cleft

1
[ kleft ]
/ klɛft /

noun

a space or opening made by cleavage; a split.
a division formed by cleaving.
a hollow area or indentation: a chin with a cleft.
Veterinary Pathology. a crack on the bend of the pastern of a horse.

Origin of cleft

1
1300–50; Middle English clift, Old English (ge)clyft split, cracked; cognate with Old High German, Old Norse kluft; akin to cleave2

Definition for cleft (2 of 4)

cleft

2
[ kleft ]
/ klɛft /

verb

a simple past tense and past participle of cleave2.

adjective

cloven; split; divided.
(of a leaf, corolla, lobe, or other expanded plant part) having divisions formed by incisions or narrow sinuses that extend more than halfway to the midrib or the base.

Origin of cleft

2
see origin at cleft1

Definition for cleft (3 of 4)

cleave

1
[ kleev ]
/ kliv /

verb (used without object), cleaved or (Archaic) clave; cleaved; cleav·ing.

to adhere closely; stick; cling (usually followed by to).
to remain faithful (usually followed by to): to cleave to one's principles in spite of persecution.

Origin of cleave

1
before 900; Middle English cleven, Old English cleofian, cognate with Old High German klebēn (German kleben)

Related forms

cleav·ing·ly, adverb

Definition for cleft (4 of 4)

cleave

2
[ kleev ]
/ kliv /

verb (used with object), cleft or cleaved or clove, cleft or cleaved or clo·ven, cleav·ing.

to split or divide by or as if by a cutting blow, especially along a natural line of division, as the grain of wood.
to make by or as if by cutting: to cleave a path through the wilderness.
to penetrate or pass through (air, water, etc.): The bow of the boat cleaved the water cleanly.
to cut off; sever: to cleave a branch from a tree.

verb (used without object), cleft or cleaved or clove, cleft or cleaved or clo·ven, cleav·ing.

to part or split, especially along a natural line of division.
to penetrate or advance by or as if by cutting (usually followed by through).

Origin of cleave

2
before 950; Middle English cleven, Old English clēofan, cognate with Old High German klioban (German klieben), Old Norse kljūfa; akin to Greek glýphein to carve, Latin glūbere to peel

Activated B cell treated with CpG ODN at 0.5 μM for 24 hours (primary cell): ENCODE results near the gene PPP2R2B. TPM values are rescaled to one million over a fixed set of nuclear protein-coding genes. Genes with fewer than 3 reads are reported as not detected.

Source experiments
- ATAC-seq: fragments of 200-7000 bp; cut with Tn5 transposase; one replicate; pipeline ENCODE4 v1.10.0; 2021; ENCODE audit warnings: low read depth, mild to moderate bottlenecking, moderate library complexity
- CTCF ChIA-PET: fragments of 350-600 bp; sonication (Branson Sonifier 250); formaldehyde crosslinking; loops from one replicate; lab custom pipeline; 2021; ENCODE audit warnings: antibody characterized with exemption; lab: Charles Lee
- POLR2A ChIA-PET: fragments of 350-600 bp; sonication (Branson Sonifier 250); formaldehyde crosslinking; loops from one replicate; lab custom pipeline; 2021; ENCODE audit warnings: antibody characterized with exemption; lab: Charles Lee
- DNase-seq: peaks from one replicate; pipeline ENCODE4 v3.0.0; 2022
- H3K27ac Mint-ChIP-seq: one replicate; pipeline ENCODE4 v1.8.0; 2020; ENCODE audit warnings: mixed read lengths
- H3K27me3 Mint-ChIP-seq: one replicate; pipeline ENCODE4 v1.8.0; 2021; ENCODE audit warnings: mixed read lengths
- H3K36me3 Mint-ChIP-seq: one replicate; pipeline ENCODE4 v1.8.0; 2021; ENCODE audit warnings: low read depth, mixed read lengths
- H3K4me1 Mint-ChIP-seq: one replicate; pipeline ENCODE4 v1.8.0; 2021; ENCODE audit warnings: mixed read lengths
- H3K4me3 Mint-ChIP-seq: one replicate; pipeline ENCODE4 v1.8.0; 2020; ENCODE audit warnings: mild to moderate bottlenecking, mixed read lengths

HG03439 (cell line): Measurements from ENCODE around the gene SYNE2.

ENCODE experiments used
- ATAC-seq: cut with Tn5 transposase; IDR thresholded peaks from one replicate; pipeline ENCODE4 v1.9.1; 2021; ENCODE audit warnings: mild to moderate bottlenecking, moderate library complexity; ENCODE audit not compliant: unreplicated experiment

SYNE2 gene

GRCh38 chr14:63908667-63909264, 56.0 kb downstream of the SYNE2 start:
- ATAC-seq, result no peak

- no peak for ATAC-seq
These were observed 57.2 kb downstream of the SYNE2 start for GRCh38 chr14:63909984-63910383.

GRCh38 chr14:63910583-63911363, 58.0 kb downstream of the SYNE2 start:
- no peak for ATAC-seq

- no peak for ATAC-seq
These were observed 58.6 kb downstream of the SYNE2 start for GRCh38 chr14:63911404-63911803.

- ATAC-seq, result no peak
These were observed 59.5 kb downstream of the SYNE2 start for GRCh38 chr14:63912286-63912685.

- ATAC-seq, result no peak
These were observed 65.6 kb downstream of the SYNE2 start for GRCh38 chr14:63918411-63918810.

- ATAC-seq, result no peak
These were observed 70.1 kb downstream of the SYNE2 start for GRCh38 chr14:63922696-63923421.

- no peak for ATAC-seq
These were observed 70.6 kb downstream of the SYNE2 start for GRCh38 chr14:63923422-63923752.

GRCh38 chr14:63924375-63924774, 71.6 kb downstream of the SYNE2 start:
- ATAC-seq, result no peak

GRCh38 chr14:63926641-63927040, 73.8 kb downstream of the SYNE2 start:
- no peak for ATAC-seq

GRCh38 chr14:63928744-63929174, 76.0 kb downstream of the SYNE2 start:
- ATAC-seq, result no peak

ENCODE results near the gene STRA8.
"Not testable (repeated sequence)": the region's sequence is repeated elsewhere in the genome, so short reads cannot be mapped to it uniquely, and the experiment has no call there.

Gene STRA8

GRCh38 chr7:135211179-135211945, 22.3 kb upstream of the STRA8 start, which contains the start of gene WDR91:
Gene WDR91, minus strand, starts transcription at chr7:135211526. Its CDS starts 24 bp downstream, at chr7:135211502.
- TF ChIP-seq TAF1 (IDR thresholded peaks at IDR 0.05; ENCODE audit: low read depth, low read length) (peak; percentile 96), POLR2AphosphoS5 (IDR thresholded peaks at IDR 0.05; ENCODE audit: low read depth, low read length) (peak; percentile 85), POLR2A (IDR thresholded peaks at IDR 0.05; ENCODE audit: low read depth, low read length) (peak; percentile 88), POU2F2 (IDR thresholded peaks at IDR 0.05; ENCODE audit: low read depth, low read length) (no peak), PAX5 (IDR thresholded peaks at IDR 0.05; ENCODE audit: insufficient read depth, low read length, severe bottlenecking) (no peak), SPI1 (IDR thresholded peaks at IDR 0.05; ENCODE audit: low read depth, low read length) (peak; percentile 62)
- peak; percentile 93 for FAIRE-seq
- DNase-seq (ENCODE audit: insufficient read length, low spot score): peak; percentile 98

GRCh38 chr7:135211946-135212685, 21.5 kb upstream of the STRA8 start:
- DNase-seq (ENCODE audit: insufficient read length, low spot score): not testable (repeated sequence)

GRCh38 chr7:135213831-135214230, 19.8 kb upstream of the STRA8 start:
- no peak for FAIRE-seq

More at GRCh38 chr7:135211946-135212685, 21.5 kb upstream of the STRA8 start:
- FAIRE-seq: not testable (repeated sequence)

Dictionary.com Unabridged Based on the Random House Unabridged Dictionary, © Random House, Inc. 2019

Examples from the Web for cleft

British Dictionary definitions for cleft (1 of 3)

cleft

/ (klɛft) /

verb

the past tense and a past participle of cleave 1

noun

a fissure or crevice
an indentation or split in something, such as the chin, palate, etc

adjective

split; divided
(of leaves) having one or more incisions reaching nearly to the midrib

Word Origin for cleft

Old English geclyft (n); related to Old High German kluft tongs, German Kluft gap, fissure; see cleave 1

British Dictionary definitions for cleft (2 of 3)

cleave

1
/ (kliːv) /

verb cleaves, cleaving, cleft, cleaved, clove, cleft, cleaved or cloven

to split or cause to split, esp along a natural weakness
(tr) to make by or as if by cuttingto cleave a path
(when intr, foll by through) to penetrate or traverse

Derived Forms

cleavable, adjectivecleavability, noun

Word Origin for cleave

Old English clēofan; related to Old Norse kljūfa, Old High German klioban, Latin glūbere to peel

British Dictionary definitions for cleft (3 of 3)

cleave

2
/ (kliːv) /

verb

(intr foll by to) to cling or adhere

Word Origin for cleave

Old English cleofian; related to Old High German klebēn to stick
Collins English Dictionary - Complete & Unabridged 2012 Digital Edition © William Collins Sons & Co. Ltd. 1979, 1986 © HarperCollins Publishers 1998, 2000, 2003, 2005, 2006, 2007, 2009, 2012

Medicine definitions for cleft

cleft

[ klĕft ]

n.

A split or fissure between two parts.
The American Heritage® Stedman's Medical Dictionary Copyright © 2002, 2001, 1995 by Houghton Mifflin Company. Published by Houghton Mifflin Company.